With so many decorating and glazing options for potters, wax-resist can be a great tool to get rid of mistakes and deck up your piece as well. Wax resists give you ample options to decorate the pottery piece. Plus, it is also useful for glazing the feet, lids, rims, and basically any section of the pottery piece that you plan on keeping glaze free. Inevitably, you need to clean up the wax-resist post-firing, which in itself melts away. Before you pin down the best wax-resist for your use, make sure you understand what it exactly is.
Understanding Wax Resist
Wax resists help you keep colors and glaze off certain sections of the pottery piece during the kiln firing process. Once you are done firing, you can use boiling water to remove the wax-resist from the melted-off pottery piece.
This is especially helpful when you plan on placing your pottery on the kiln shelves. Wax-resist can be dabbed on the base of the pottery piece to avoid it from sticking to the shelf.
So, what is the best wax resist for regular use?
Amaco Wax Resist: The Best Wax Resist
If you are looking for the best-quality wax resist for regular use, nothing can beat the benefits and features that come with the use of the green-colored Amaco Wax Resist. This product comes in packages of gallons and pints for potters to purchase in an amount that fits them best. The best thing about this wax-resist is the fact that it doesn’t fall off or peel off after drying out on top of a glazed surface which makes it perfect for decorative purposes.
However, purchasing gallon packages tends to be more economical. You can get yourself the gallon one if you practice pottery making on a regular basis. A gallon worth of wax-resist lasts about 12-15 months if you belong to a busy pottery community. But, if you aren’t an artist that practices regularly, a pint of the wax-resist would be your best bet. Just because it is cheaper and economical, you surely shouldn’t invest in it when you aren’t going to use it.
This wax resist does all you need it to do in terms of pottery waxing. Moreover, the green tint makes the wax-resist easy to notice on the bisque ware and when it drips inside the kiln during the firing process. When taken outright from the bottle, this wax-resist tends to be a bit on the thicker side. So, potters recommend that you water the wax down. You can mix about one-third or half tap water (hot) into the wax.
|Brand||AMACO Wax Resist|
|Product Weight||8.35 Pounds|
|Non-Toxic||Yes; ACMI certified|
|Item Dimensions||6.5 Inches X 6.5 Inches X 12.25 Inches|
How To Store Watered-Down Wax-Resist?
In order to store your watered-down wax-resist, you need to make use of an old plastic or glass container that can be used to hold the designated brush for wax-resist. In order to make the cleanup easier, make sure you place the plastic plate beneath or take out the lid underneath. You also need to create a durable notched lid that can go around your brushes and prevent the wax-resist from drying out. Apart from that, you can also top up your jar using more wax & water as needed. Keep in mind that the brushes & sides of your jar will experience wax build-up issues. To clean this, you can use boiling water.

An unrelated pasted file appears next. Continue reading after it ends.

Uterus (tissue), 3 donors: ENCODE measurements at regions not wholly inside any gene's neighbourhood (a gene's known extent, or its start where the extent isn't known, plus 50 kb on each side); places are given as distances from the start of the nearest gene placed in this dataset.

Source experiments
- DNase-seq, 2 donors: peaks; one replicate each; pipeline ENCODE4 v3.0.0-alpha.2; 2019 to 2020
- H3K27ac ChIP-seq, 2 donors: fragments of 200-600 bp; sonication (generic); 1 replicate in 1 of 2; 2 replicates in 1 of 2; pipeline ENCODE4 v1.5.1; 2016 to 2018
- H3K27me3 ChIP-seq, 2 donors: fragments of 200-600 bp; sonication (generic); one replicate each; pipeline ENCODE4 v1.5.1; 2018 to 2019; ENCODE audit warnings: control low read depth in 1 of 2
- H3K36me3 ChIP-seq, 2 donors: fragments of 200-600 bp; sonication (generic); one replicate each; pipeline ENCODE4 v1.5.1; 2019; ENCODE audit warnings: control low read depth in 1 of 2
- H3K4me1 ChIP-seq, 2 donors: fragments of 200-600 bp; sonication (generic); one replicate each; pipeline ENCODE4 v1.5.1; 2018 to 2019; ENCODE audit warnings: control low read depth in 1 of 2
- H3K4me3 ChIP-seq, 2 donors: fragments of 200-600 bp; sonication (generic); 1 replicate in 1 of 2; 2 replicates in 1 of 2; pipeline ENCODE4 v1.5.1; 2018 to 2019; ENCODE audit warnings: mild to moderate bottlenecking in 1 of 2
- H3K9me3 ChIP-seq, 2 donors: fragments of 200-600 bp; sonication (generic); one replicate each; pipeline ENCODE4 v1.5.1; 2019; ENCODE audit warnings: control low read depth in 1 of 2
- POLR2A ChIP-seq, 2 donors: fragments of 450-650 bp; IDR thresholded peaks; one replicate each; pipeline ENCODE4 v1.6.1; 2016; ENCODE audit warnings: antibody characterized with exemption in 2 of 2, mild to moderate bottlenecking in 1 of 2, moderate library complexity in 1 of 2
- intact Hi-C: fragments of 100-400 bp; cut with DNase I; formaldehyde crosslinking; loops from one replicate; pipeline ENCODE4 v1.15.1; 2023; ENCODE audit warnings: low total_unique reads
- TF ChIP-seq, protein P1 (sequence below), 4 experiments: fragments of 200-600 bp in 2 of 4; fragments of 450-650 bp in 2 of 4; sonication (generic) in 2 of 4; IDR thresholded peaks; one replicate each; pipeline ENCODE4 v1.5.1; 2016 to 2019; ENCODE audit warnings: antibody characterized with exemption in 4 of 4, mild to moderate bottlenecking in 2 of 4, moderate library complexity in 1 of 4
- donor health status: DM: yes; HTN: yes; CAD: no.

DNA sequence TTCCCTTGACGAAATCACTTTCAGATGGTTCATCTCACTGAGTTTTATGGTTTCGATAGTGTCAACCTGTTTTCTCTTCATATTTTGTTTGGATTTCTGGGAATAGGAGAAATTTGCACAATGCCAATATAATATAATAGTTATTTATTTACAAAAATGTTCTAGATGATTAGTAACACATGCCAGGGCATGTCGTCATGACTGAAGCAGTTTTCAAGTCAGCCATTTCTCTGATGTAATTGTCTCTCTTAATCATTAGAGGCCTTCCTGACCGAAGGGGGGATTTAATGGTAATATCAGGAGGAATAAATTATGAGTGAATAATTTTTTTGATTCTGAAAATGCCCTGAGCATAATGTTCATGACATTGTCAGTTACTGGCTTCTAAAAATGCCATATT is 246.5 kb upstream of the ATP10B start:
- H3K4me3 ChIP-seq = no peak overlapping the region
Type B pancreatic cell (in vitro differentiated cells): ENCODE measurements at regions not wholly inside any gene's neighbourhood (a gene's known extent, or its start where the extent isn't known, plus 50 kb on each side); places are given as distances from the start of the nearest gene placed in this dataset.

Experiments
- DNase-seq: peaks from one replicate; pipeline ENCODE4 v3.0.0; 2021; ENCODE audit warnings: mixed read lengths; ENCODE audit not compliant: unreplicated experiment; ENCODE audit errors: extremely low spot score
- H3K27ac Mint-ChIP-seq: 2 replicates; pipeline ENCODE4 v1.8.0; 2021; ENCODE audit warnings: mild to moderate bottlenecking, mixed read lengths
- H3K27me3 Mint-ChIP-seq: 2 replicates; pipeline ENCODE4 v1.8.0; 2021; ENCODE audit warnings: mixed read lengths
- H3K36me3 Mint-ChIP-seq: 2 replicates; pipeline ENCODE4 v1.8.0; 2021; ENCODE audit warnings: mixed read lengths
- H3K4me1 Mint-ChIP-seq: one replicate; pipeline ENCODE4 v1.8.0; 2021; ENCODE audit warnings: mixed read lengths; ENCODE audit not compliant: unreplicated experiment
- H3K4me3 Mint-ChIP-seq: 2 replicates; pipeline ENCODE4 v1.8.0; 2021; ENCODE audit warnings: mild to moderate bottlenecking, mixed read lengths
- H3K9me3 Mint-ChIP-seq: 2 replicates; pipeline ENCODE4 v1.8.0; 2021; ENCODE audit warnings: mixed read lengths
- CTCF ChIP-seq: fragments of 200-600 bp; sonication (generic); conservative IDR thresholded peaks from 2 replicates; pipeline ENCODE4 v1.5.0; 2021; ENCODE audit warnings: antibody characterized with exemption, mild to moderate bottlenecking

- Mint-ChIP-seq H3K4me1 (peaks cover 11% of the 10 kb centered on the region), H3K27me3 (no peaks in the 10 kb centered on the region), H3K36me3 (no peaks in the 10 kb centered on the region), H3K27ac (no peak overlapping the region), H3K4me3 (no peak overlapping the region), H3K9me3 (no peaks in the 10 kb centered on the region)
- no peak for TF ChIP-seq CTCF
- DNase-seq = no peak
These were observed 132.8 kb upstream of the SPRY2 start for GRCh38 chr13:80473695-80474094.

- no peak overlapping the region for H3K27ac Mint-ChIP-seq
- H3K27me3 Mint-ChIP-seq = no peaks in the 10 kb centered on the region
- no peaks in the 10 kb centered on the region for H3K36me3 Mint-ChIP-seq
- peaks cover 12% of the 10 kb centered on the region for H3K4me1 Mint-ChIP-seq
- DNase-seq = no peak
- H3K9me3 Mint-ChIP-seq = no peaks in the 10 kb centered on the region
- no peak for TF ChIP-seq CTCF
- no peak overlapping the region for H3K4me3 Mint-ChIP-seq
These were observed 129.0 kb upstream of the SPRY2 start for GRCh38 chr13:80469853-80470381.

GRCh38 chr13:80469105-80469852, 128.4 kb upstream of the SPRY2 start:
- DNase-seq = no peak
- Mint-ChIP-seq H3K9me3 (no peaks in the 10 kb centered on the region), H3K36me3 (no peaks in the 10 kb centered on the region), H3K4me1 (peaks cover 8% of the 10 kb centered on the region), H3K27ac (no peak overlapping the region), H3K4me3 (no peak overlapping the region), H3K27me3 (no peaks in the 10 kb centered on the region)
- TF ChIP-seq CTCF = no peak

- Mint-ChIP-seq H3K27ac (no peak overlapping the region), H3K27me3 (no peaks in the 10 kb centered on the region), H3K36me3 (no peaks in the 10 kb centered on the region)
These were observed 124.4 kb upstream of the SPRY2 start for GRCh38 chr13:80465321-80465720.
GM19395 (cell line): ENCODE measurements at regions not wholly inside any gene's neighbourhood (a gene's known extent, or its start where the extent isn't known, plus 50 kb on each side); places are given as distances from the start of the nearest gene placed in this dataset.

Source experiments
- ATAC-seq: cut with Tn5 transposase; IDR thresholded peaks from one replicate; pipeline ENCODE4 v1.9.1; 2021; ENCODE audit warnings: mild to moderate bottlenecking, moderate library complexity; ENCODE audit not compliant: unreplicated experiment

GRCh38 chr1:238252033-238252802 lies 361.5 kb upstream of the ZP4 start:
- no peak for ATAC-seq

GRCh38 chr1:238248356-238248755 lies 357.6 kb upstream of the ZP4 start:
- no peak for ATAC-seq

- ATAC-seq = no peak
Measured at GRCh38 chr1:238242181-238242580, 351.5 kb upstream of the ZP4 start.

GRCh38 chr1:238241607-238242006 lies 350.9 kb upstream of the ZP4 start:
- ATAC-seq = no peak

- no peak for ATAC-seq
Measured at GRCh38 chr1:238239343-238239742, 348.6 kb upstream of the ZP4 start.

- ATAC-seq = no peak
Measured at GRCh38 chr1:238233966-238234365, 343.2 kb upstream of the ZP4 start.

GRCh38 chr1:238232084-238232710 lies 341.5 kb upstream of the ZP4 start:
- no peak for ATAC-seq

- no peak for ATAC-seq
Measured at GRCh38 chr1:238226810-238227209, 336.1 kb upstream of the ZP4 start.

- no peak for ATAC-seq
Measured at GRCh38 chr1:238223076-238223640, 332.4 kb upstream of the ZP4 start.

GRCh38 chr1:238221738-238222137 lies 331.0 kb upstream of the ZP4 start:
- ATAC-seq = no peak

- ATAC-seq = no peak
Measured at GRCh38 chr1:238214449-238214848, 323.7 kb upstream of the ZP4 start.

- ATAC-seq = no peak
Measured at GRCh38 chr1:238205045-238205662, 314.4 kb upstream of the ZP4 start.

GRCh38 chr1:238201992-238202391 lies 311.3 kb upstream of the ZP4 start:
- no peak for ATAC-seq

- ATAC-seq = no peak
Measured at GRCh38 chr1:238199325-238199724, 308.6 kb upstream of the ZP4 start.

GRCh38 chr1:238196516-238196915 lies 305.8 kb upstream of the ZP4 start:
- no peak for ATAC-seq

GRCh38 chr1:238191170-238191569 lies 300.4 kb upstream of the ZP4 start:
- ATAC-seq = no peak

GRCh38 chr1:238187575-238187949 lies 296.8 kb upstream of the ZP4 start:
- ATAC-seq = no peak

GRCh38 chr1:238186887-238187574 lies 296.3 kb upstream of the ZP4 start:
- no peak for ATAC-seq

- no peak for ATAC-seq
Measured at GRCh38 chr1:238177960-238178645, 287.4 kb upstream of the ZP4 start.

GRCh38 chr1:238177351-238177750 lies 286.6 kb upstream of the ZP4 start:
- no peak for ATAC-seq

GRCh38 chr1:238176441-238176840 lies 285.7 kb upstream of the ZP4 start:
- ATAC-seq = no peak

How Can You Use Amaco Wax-Resist?
Some potters recommend painting the wax-resist at your desired location in the pottery piece, such as the bottom area. However, some potters prefer not to do that. The goal is to think about the piece. It would be easier for artists to clean the glaze without wax as opposed to cleaning with wax.
If your pottery has a flat, large bottom similar to a plate, it is better to use wax for covering the bottom portion. If the pottery piece had a smaller foot ring, cleaning the wax would be faster and easier using a sponge. When using wax, the key is to refrain from using the wax where it isn’t needed. You wouldn’t want to waste your material, time, or energy, due to the drips.
- As explained above, it is better to use watered-down resist as it dries easily and causes fewer build-up issues on your bisque ware. All you require is a watered-down wax coat to prevent the glaze from being absorbed in places you do not want to. Water it down to a 1:2 or 1:3 consistency. Finally, stir the wax properly to mix it thoroughly. You can surely go thinner as is required for your pottery piece. However, you need to test out the consistency that works.
- When you apply the wax-resist, make sure you check for puddles and drips in sections where the resist shouldn’t go. To get rid of the wax, one might need to bisque fire the pottery piece again. Alternatively, the wax-resist can be removed by scraping/sanding action. You can pour some boiling water on top of the piece to remove the wax from your bisque ware. The thing you need to keep in mind is the fact that wax might get into the bisque ware’s pores, making it difficult to remove.
- Make sure you let the Amaco Wax Resist to dry out completely before initiating the glazing process. It might require the wax for about 15-30 minutes to dry out. However, the timeline can vary depending on the thickness of the wax-resist.
- As compared to cheap-quality wax resists, Amaco doesn’t peel when painted on a dried or chalky glaze. This is a great reason for one to invest in the Amaco Wax Resist.
Remember that burning and melting of wax-resist can create smell or smoke. This is why use your wax-resist only where it is needed. When using Amaco Wax Resist indoors in a kiln, it is ideal for venting the kiln. Make sure you always have a separate brush to apply the wax-resist on your pottery ware. So, invest in the non-toxic Amaco Wax Resist and enjoy your pottery-making experience.